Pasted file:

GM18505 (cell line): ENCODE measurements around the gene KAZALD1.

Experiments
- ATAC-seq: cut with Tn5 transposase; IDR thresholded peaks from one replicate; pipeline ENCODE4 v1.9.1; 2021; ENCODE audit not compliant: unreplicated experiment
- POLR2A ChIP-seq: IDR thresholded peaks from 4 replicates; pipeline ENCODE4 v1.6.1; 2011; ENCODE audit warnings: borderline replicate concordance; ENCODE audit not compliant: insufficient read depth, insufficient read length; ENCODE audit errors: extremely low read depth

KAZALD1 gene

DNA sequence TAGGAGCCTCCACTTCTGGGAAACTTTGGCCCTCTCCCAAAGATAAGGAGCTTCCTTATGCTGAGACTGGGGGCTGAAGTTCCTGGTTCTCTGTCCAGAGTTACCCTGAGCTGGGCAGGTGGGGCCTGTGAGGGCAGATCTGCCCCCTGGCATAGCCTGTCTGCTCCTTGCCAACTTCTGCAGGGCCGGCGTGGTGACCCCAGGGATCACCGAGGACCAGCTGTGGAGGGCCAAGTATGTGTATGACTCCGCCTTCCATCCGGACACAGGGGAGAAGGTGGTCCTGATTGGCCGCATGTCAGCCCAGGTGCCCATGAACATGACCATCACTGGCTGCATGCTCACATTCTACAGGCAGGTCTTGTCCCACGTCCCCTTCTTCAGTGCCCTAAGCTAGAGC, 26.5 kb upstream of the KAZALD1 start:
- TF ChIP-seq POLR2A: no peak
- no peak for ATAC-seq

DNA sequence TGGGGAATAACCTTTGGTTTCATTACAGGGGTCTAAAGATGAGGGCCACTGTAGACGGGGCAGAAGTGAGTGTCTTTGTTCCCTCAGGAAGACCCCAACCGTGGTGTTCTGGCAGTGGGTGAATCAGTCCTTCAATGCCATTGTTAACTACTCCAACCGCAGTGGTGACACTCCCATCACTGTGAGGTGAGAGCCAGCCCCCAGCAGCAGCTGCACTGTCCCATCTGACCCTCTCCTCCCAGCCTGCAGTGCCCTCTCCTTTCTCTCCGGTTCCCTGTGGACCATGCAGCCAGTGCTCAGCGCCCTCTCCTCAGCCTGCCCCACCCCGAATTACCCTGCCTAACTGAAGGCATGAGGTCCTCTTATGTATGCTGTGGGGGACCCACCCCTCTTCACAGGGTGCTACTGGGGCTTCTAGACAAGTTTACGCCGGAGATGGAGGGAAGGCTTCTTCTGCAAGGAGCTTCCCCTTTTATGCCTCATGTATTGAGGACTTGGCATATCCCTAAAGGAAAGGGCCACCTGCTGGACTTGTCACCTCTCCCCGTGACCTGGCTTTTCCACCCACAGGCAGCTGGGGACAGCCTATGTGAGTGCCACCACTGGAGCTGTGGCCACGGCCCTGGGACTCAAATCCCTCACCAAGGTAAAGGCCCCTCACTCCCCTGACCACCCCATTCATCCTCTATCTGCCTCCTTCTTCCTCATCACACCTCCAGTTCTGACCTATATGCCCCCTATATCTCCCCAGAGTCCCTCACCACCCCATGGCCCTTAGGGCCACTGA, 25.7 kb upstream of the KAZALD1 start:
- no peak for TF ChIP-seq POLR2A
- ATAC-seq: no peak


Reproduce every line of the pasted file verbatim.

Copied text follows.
GM18505 (cell line): ENCODE measurements around the gene KAZALD1.

Experiments
- ATAC-seq: cut with Tn5 transposase; IDR thresholded peaks from one replicate; pipeline ENCODE4 v1.9.1; 2021; ENCODE audit not compliant: unreplicated experiment
- POLR2A ChIP-seq: IDR thresholded peaks from 4 replicates; pipeline ENCODE4 v1.6.1; 2011; ENCODE audit warnings: borderline replicate concordance; ENCODE audit not compliant: insufficient read depth, insufficient read length; ENCODE audit errors: extremely low read depth

KAZALD1 gene

DNA sequence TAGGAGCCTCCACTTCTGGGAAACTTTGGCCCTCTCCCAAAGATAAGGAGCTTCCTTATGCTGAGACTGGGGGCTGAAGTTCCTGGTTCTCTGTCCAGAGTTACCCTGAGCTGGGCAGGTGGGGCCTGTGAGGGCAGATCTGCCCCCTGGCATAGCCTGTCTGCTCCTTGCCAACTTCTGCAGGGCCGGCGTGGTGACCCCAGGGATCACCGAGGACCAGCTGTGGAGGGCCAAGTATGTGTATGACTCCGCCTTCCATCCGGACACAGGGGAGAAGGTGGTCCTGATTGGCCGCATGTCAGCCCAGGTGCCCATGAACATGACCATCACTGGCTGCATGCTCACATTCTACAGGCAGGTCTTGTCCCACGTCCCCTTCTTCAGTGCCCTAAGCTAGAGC, 26.5 kb upstream of the KAZALD1 start:
- TF ChIP-seq POLR2A: no peak
- no peak for ATAC-seq

DNA sequence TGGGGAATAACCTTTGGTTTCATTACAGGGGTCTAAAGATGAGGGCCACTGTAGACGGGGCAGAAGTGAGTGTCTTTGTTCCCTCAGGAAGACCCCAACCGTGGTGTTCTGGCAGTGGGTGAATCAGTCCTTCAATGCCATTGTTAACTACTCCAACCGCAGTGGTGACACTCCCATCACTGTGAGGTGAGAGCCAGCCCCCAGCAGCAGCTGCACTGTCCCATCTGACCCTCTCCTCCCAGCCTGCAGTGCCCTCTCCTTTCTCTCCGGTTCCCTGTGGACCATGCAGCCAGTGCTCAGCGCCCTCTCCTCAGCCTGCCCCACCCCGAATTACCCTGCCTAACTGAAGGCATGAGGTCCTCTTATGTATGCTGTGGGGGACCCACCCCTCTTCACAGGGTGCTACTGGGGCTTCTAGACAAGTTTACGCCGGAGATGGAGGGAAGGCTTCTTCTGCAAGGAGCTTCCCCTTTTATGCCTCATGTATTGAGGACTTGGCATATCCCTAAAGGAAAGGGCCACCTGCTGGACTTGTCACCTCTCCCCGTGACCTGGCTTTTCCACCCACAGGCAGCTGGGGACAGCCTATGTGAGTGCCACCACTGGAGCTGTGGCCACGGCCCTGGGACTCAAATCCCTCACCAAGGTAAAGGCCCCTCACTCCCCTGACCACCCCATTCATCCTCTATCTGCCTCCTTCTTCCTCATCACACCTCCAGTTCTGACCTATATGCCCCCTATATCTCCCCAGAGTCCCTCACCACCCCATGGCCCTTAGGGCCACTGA, 25.7 kb upstream of the KAZALD1 start:
- no peak for TF ChIP-seq POLR2A
- ATAC-seq: no peak